rellla changed the topic of #linux-sunxi to: Allwinner/sunxi /development discussion - did you try looking at our wiki? - Don't ask to ask. Just ask and wait! - - Logs at - *only registered users can talk*
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<wens> what's with all the hwspinlock submissions :|
<smaeul> probably someone sees a red cell in and thinks "that'll be an easy driver to implement"
<wens> should probably change that to WiP
<smaeul> and while they're not wrong, unless we plan to change the pinctrl and CCU drivers to use hwspinlocks, I don't see a use for the driver
<montjoie> someone already send hwspinlock in the past. I was sure it was merged already
<smaeul> hwspinlocks might be helpful for people using the AR100 to do stepper motor control or other real time GPIO (there are some examples floating around), but crust doesn't need them
<mripard> smaeul: debugging crust over the same UART seems useful too?
<smaeul> you mean wrap puts() in a spinlock?
<smaeul> there's a certain skill to reading interleaved log messages :)
<mripard> yeah, that's what I meant :)
<mripard> I'm not even sure the realtime stuff you mentionned would use it, taking a lock seems pretty bad if you care about latency
<smaeul> I suppose uart locking would be nice as a patch for debugging, but I wouldn't want to impose that cost all of the time
<mripard> but I totally expect at some point to have CCU / pinctrl support of hardware spinlocks
<mripard> I'm kind of expecting to have the same bunch of issues with that driver than the one you encountered with the mailbox with the resets and clocks
<smaeul> yeah, that would fail hard, since reading a 0 means "try again"
<smaeul> oh, actually I have that backwards. turning off the device would make all locks read as free
<smaeul> mripard: when you say "at some point", what do you think the motivation would be?
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<mripard> I don't know, but there's a lot of creative people out there (yourself included) :)
<mripard> sharing a GPIO for something to toggle an LED or something would be a pretty trivial usecase I guess?
<smaeul> yes, there definitely are usecases. but so far, nobody's showed up with an AR100 firmware that actually does any of that (thus "I wrote this driver but I have no way to test it")
<smaeul> my experience is that mainline linux(-sunxi) prefers native drivers over firmware drivers wherever possible, so I try to do as little as possible while Linux is running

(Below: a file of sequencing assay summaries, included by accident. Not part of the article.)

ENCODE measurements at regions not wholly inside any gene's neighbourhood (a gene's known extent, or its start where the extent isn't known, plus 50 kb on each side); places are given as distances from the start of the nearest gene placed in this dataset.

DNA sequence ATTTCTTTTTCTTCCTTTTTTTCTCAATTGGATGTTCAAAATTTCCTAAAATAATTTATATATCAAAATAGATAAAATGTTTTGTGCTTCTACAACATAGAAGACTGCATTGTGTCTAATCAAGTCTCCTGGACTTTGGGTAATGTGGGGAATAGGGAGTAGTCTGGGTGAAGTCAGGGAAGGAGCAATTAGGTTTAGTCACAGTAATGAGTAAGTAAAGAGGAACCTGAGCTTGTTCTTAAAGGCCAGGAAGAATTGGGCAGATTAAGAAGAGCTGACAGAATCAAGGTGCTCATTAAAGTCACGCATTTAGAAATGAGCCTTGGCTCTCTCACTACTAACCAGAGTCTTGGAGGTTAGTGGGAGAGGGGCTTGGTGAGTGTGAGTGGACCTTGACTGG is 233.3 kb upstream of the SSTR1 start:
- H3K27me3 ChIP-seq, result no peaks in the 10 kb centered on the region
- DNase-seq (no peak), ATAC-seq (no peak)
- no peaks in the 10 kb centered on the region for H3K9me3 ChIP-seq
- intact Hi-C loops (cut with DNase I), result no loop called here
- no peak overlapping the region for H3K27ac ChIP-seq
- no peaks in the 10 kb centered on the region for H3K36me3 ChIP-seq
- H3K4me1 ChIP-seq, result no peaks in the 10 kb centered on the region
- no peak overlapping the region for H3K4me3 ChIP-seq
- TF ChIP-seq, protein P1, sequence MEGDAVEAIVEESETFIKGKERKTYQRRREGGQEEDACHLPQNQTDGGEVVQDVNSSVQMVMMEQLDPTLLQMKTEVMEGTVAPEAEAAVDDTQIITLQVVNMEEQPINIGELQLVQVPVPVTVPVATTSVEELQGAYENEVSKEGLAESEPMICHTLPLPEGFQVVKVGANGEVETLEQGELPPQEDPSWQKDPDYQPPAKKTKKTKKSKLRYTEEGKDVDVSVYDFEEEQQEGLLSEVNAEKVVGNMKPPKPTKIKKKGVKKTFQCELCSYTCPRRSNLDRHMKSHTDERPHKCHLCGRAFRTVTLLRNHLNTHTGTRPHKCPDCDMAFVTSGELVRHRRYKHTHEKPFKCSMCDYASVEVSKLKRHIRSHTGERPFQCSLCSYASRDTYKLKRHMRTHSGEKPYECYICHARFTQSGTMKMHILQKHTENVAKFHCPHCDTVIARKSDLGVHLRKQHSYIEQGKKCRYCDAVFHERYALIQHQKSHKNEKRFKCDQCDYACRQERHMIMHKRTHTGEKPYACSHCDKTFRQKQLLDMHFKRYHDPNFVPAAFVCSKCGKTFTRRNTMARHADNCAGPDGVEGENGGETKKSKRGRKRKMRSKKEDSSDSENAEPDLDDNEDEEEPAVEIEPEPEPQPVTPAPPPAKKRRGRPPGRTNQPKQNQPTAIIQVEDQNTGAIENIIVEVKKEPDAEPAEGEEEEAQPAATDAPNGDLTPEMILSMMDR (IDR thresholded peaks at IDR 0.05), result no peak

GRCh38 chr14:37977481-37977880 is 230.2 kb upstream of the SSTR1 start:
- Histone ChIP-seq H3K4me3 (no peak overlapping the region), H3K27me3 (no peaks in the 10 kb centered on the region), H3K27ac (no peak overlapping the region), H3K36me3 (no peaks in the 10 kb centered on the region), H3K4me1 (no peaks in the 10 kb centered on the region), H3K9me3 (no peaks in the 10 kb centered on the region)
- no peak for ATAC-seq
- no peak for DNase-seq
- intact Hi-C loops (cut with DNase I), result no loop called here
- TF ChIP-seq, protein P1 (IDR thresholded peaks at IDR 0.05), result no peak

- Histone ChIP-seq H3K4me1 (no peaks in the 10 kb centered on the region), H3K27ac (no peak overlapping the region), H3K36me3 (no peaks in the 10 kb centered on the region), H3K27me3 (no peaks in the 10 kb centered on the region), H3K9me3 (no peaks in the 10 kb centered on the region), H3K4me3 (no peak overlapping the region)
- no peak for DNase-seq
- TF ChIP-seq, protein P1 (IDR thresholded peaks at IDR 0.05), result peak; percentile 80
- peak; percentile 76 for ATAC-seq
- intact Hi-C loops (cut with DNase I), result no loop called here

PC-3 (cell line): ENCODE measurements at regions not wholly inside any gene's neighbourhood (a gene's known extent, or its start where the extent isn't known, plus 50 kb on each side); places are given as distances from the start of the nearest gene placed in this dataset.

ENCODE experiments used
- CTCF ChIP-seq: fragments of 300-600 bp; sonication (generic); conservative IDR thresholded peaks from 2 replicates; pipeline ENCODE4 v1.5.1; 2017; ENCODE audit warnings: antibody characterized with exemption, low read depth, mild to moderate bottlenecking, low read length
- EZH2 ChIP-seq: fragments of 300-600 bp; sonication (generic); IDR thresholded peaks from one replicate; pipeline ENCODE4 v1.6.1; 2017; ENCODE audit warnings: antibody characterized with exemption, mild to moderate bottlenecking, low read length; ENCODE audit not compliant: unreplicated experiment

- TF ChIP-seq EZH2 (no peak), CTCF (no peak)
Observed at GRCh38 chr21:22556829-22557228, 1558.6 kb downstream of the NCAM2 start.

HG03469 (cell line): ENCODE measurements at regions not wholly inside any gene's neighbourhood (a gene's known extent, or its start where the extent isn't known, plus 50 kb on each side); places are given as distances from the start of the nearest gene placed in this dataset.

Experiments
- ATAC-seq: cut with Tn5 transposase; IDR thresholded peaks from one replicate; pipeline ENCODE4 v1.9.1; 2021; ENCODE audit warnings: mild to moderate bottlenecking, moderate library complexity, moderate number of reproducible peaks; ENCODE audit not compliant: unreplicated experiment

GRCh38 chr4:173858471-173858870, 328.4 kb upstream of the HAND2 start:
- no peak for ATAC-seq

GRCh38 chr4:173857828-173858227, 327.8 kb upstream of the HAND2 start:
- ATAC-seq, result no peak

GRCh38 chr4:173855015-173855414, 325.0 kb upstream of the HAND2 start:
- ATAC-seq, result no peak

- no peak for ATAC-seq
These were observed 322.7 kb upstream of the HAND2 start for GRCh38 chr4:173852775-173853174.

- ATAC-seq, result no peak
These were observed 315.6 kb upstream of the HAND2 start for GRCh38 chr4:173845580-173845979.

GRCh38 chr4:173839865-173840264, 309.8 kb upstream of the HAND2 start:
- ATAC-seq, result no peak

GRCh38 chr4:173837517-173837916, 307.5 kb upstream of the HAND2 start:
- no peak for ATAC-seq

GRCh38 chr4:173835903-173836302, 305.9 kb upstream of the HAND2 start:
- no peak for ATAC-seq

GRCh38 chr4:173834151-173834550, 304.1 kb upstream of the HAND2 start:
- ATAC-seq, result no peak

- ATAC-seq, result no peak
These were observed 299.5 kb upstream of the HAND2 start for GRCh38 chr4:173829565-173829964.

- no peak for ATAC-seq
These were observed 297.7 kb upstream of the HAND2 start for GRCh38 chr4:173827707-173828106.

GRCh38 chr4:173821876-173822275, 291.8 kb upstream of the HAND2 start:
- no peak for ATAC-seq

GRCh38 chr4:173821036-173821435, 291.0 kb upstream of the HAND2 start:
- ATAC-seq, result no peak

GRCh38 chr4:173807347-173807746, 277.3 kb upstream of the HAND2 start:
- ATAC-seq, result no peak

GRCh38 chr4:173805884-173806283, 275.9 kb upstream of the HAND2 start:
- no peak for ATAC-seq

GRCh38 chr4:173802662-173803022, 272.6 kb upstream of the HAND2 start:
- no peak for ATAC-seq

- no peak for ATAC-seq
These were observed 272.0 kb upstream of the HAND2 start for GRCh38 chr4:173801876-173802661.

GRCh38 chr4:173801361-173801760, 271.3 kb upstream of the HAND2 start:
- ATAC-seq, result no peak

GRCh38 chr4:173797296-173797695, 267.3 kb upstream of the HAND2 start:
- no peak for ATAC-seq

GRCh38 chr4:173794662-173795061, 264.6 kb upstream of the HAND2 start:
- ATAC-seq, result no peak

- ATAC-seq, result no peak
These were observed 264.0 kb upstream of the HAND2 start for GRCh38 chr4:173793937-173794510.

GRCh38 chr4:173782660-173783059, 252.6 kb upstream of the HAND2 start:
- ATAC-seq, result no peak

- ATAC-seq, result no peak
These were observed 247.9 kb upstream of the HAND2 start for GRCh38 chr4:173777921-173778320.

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<smaeul> oh wow I didn't see that there was a fourth(!) driver submission
<smaeul> the real news is that Allwinner makes a SoC with an Xtensa processor in it... I wonder which one that is
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<mripard> smaeul: yeah, it raised my eyebrow too :)
<mripard> and for the general preference, I don't know if it's a strong preference
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<mripard> crust is definitely a good thing to have
<mripard> but only a (decent) fraction of the SoCs have the AR100, so if we have a driver in crust, we'll have to have a driver in the kernel for it anyway
<mripard> (and firmware is harder to update by distros, so it's harder to get rid of potential bugs one might have there)
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<libv> firmware is just software that the creator does not want changed or be looked into, so it has, per definition, more issues and bugs than open code
<libv> and instead of fixing issues in the hardware, you get to work around both the issues in hardware and firmware together.
<mripard> crust or u-boot seems to be the opposite of "software that the creator does not want changed or be looked into" though
<libv> if you think that allwinner's own u-boot/kernel code is bad, think about what it looks like in the bits that they think should not be visible to all
<mripard> this is not really the topic here
<libv> ok
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<bauen1> apritzel: that is good to hear
<apritzel> bauen1: so thanks for your help on that. For the H6 those registers are in the RTC?
<bauen1> yes
<bauen1> i think so let me check
<bauen1> yes
<apritzel> and this BOOT_CPU_HP_FLAG_REG gets the magic?
<bauen1> apritzel: BOOT_CPU_HP_FLAG_REG (0x070001b8) <- BOOT_CPU_HP_FLAG_MAGIC (0xFA50392F) ; CPU_SOFT_ENT_REG0 (0x070001bc) <- entry address
<apritzel> right, that's what I tought, thanks
<bauen1> since the sid seems to load the efuse contents into memory on reset i think pointing CPU_SOFT_ENT_REG0 towards that and using the 0x20 - 0x30 bytes as encryption key or as secrets could work
<bauen1> then burn a bit of code into the sid that copies the sbrom e.g. into some SRAM (e.g. CSI SRAM) and then patches the memcmp8 functions that verify the magic to also set the toc0 header length to a fixed value might work
<bauen1> and then you could also store a replay counter in the rtc too
<bauen1> at least i think the sbrom is fully relocatable
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<wens> apritzel: good trick :)
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<apritzel> wens: thanks! kudos go to bauen1 for mentioning the "hotplug" BROM facility
<bauen1> apritzel: nice
<apritzel> but that means more work, because I now need to revive and polish my hacked sunxi-fel FIT image support patch ...
<bauen1> apritzel: by the way are you doing this in your free time or at work ? (looking at your email address)
<apritzel> bauen1: in my spare time, it's merely tolerated at work
<apritzel> bauen1: we don't want to give the impression that missing engagement from a SoC vendor is compensated by Arm
<apritzel> but it's company policy to use the work email address for projects that you contribute to also officially
<libv> apritzel: yet the copyright goes to the company?
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<apritzel> libv: sure, that means I don't need to defend that legally myself
<apritzel> and the license covers the practical part